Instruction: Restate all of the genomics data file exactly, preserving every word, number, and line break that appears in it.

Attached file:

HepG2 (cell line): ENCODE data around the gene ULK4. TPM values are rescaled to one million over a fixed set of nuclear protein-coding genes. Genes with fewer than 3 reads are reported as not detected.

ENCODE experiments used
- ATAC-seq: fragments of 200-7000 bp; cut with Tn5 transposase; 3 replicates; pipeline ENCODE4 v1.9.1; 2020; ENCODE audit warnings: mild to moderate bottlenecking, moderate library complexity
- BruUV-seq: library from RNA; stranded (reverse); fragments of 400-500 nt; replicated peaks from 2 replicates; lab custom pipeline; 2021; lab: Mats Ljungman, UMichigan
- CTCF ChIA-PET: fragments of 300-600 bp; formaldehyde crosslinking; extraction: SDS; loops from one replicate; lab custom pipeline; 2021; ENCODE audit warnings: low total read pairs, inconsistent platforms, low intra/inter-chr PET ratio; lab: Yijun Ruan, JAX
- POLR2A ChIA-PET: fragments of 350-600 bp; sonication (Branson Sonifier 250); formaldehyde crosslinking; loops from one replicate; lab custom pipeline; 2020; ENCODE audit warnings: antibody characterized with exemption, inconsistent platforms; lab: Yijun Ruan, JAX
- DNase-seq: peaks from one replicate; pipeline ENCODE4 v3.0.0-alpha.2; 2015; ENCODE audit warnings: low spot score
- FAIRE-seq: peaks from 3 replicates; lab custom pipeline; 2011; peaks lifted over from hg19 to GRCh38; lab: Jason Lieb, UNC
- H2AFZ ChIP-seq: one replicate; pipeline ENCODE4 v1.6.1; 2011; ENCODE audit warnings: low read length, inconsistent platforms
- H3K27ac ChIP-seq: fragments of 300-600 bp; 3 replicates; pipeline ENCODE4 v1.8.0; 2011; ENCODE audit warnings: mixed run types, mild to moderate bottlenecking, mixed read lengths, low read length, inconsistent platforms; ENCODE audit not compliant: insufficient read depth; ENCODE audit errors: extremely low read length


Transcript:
HepG2 (cell line): ENCODE data around the gene ULK4. TPM values are rescaled to one million over a fixed set of nuclear protein-coding genes. Genes with fewer than 3 reads are reported as not detected.

ENCODE experiments used
- ATAC-seq: fragments of 200-7000 bp; cut with Tn5 transposase; 3 replicates; pipeline ENCODE4 v1.9.1; 2020; ENCODE audit warnings: mild to moderate bottlenecking, moderate library complexity
- BruUV-seq: library from RNA; stranded (reverse); fragments of 400-500 nt; replicated peaks from 2 replicates; lab custom pipeline; 2021; lab: Mats Ljungman, UMichigan
- CTCF ChIA-PET: fragments of 300-600 bp; formaldehyde crosslinking; extraction: SDS; loops from one replicate; lab custom pipeline; 2021; ENCODE audit warnings: low total read pairs, inconsistent platforms, low intra/inter-chr PET ratio; lab: Yijun Ruan, JAX
- POLR2A ChIA-PET: fragments of 350-600 bp; sonication (Branson Sonifier 250); formaldehyde crosslinking; loops from one replicate; lab custom pipeline; 2020; ENCODE audit warnings: antibody characterized with exemption, inconsistent platforms; lab: Yijun Ruan, JAX
- DNase-seq: peaks from one replicate; pipeline ENCODE4 v3.0.0-alpha.2; 2015; ENCODE audit warnings: low spot score
- FAIRE-seq: peaks from 3 replicates; lab custom pipeline; 2011; peaks lifted over from hg19 to GRCh38; lab: Jason Lieb, UNC
- H2AFZ ChIP-seq: one replicate; pipeline ENCODE4 v1.6.1; 2011; ENCODE audit warnings: low read length, inconsistent platforms
- H3K27ac ChIP-seq: fragments of 300-600 bp; 3 replicates; pipeline ENCODE4 v1.8.0; 2011; ENCODE audit warnings: mixed run types, mild to moderate bottlenecking, mixed read lengths, low read length, inconsistent platforms; ENCODE audit not compliant: insufficient read depth; ENCODE audit errors: extremely low read length